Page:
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Navigating the Challenges of Implementing AI in the Defense Sector

Solider looking at computer for detection

In recent years, the utilization of data science, machine learning, and AI has increased substantially within the federal government, paving the way for boundless possibilities for future adoption, especially in the defense sector. AI can perform complex tasks like cyber security, detecting insider threats, and identifying objects using aerial imagery, but the most significant benefit of AI is its speed. The unparalleled speed that AI can process vast amounts of data and identify high-quality information has a multitude of uses, in particular for decision-makers. With non-kinetic warfare emerging as a dominant aspect of modern defense, the speed provided by AI is crucial in responding to threats in real-time. It can also simplify processes, such as eliminating error-prone spreadsheets and improving bureaucratic efficiency. Implementing AI in government settings will revolutionize decision-making, improving accuracy and effectiveness - whether that’s on-the-ground live missions or within chains of command, although there are challenges that need to be addressed before any large-scale adoption.

The Challenges of Adopting AI

The space for AI presents both opportunities and challenges, regardless of the type of industry. Some of the difficulties businesses face in the private sector also exist in the defense space, such as the barriers to getting started due to the rapidly changing landscape of AI technology or understanding the regulations and privacy concerns of working with data.

Investing in AI technology poses significant challenges due to the rapidly changing landscape of AI and according to Rob Dwyer, a KPMG Advisory Principal specializing in technology in government, “... it’s difficult even for people who focus on AI for a living to keep up with the market,” (source). With so much innovation occurring at once in the AI technology sphere, the rate of new advancements is outpacing the adoption rate of such technologies. On top of the rapid pace of development, with such a plethora of choices decision-makers are finding themselves paralyzed by choice and 75% agreed that “they struggle to select the best AI technologies” (source).

Security and more specifically, cyber security, is an ever-present challenge for new technological adoption within the defense sector. Unlike commercial environments, the cloud cannot be relied on in a contested battlespace environment as cybersecurity breaches and privacy violations are some of the greatest risks for AI adoption in defense. With such sensitive materials and data being processed, implementing AI in federal and security spaces requires a certain level of nuance and regulation that other industries may not face. The defense space poses an additional challenge as agile computing is essential for successfully deploying algorithms and making real-time decisions while simultaneously adhering to safety and privacy protocols can be somewhat of a paradox.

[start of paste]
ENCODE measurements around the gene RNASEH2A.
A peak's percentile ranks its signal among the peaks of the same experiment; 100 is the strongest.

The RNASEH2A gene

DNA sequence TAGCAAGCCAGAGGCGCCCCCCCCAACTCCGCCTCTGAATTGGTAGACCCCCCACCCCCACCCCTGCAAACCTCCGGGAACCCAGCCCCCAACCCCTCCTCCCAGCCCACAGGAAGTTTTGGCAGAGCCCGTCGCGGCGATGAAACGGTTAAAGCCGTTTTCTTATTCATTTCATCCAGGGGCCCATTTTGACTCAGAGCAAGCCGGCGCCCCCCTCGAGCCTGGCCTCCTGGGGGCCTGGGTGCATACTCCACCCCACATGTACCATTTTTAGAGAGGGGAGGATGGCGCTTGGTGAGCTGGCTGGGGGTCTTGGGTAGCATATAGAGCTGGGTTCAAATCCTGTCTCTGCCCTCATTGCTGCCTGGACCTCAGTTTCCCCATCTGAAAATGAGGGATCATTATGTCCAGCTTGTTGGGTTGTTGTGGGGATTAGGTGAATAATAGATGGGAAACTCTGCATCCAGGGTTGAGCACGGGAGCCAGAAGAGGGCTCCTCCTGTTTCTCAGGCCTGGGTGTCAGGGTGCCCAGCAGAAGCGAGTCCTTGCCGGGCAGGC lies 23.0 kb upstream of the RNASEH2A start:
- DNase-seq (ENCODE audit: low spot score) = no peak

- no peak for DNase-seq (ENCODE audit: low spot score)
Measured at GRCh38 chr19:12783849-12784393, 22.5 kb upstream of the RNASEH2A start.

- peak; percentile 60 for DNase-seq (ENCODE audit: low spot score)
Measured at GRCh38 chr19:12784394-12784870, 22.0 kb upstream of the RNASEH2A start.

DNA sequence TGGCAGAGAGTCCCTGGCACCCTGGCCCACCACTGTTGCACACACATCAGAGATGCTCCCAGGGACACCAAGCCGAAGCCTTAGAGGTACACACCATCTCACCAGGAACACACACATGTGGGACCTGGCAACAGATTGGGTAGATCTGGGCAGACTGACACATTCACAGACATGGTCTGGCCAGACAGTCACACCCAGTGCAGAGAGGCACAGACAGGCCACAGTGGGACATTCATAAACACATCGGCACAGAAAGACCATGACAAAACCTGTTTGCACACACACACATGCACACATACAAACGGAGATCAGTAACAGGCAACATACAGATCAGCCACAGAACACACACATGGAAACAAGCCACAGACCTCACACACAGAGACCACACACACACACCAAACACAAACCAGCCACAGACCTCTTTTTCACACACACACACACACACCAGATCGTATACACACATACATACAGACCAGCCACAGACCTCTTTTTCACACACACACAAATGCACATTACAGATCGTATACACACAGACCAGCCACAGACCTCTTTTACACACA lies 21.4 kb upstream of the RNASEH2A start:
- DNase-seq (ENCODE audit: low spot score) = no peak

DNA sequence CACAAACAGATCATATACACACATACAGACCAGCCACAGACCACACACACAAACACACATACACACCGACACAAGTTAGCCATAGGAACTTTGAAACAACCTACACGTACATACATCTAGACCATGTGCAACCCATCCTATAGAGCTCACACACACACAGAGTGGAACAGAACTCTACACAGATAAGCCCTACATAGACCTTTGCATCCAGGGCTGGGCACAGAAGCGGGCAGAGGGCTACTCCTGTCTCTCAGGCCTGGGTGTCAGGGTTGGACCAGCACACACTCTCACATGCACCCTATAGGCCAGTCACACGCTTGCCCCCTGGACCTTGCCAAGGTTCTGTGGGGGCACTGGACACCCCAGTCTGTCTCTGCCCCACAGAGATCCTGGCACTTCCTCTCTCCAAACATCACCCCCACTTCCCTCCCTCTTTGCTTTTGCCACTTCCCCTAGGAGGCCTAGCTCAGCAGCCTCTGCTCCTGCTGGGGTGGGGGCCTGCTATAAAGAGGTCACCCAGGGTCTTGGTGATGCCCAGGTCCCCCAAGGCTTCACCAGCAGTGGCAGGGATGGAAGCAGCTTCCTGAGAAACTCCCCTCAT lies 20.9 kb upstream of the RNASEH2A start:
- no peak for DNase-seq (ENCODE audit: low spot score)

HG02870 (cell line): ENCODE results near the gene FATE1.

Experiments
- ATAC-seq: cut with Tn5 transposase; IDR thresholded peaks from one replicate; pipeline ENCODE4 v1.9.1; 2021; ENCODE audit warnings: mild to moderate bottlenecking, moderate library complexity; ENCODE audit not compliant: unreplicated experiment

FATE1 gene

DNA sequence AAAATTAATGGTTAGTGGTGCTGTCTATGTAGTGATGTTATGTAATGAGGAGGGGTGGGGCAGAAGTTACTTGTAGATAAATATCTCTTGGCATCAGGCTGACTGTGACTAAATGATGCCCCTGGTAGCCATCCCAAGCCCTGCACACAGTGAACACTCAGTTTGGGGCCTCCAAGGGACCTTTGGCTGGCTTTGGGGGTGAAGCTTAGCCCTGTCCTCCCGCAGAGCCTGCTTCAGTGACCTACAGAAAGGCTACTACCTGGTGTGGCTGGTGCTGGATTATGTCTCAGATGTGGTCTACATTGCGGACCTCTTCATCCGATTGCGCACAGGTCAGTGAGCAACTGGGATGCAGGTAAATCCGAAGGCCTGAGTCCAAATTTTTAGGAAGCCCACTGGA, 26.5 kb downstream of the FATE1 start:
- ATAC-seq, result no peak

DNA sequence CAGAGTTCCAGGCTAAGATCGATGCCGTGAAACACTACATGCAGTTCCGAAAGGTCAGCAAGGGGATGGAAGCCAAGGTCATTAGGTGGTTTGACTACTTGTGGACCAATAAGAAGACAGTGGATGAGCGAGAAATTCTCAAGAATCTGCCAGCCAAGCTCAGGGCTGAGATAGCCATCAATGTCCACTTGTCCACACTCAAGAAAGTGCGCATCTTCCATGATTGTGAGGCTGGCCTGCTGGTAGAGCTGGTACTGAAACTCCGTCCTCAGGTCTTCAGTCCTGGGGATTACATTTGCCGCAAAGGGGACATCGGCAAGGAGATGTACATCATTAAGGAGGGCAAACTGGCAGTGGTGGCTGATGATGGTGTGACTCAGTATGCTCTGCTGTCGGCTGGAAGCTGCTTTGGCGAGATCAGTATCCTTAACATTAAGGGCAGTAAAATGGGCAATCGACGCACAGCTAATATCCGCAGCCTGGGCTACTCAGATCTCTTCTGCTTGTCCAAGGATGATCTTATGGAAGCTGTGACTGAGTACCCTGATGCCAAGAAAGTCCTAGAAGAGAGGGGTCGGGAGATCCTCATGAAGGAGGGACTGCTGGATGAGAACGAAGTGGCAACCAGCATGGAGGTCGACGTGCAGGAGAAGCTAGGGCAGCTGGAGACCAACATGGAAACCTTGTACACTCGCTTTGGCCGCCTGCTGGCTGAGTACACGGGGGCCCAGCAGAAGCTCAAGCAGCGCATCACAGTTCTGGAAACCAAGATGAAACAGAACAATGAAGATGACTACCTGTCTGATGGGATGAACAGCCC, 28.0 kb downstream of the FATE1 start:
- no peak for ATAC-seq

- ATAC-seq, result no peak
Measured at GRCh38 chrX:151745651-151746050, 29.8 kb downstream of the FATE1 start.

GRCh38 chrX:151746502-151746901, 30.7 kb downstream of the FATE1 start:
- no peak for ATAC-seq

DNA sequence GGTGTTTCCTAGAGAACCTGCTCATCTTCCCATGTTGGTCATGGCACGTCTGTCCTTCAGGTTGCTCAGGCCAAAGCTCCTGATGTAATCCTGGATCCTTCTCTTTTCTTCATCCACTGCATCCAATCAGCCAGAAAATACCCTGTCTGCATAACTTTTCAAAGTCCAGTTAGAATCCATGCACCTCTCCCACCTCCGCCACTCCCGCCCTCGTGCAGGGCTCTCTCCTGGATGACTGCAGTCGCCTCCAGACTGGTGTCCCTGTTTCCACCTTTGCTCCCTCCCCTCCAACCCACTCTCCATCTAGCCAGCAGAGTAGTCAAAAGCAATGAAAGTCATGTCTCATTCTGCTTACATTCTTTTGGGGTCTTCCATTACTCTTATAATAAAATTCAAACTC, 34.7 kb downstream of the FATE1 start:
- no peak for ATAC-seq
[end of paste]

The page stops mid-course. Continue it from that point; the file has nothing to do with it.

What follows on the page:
Aside from the technical and security challenges, the adoption of AI technology is being bottlenecked by the perception of what AI technology means and could do. Trust in machine learning systems is a significant obstacle, as 33% of US CEOs cite employee trust as a barrier to AI adoption, as revealed in a recent study by EY (source). Yet, CEO and business leaders are far more optimistic than their employees. According to a study done by EY, 87% of CEOs and business leaders completely or somewhat trust AI technology (source). The onus of implementing machine learning for companies falls on the C-suites, not only making sure their employees are well-educated on the nuances of AI and its usage but also upskilling the workforce to utilize such technology with confidence. Jeff Wong, EY Global Chief Innovation Officer, says: “Employees need to be able to trust, utilize and maximize the full potential of the technology, as well as see its benefits for scaled implementation to be successful in any organization.” Ultimately, AI is about collaboration, and it is imperative that we utilize this technology in congruence with human capability. A Bright Future Ahead

Corporate responsibility is not a new mission, but it has become a more complicated one as machine learning assumes a larger role in how work is done. As a matter of urgency and obligation, enterprises must consider how to address the immense societal impact that will come as work and decision-making change profoundly.

With companies ushering in the era of AI, we are facing unprecedented times of technological advancement and data processing, which poses new risks to safety for society, employees, and companies alike. Ethical data usage and security are at the forefront of these issues and require top-down control considering the long-term effects of AI implementation and decision-making.

TerraSense has been working with both government agencies and the private defense sector for the last few years, developing a fine-tuned understanding of the challenges faced by both. We’ve been researching and creating solutions that not only help with efficiencies but lead to safer decisions making by creating secure, ethical AI frameworks in conjunction with highly-trained employees and specialists in the field. Ultimately, implementing responsible AI narrows down to leaders and decision-makers developing strong oversights and policies, preparing and upskilling employees on proper usage of AI, and creating morally responsible and secure data frameworks. Find out more about what we’re creating here.


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